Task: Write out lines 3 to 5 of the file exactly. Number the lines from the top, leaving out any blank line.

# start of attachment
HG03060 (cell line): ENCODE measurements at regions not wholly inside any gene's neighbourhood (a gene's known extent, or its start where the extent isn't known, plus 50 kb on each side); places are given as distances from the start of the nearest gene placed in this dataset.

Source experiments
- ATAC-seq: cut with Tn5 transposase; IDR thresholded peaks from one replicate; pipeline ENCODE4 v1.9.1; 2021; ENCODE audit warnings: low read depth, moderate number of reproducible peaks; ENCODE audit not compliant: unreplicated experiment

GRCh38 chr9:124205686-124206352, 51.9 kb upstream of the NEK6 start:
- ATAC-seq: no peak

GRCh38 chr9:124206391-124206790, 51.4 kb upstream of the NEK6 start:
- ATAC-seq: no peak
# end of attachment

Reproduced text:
- ATAC-seq: cut with Tn5 transposase; IDR thresholded peaks from one replicate; pipeline ENCODE4 v1.9.1; 2021; ENCODE audit warnings: low read depth, moderate number of reproducible peaks; ENCODE audit not compliant: unreplicated experiment

GRCh38 chr9:124205686-124206352, 51.9 kb upstream of the NEK6 start:
- ATAC-seq: no peak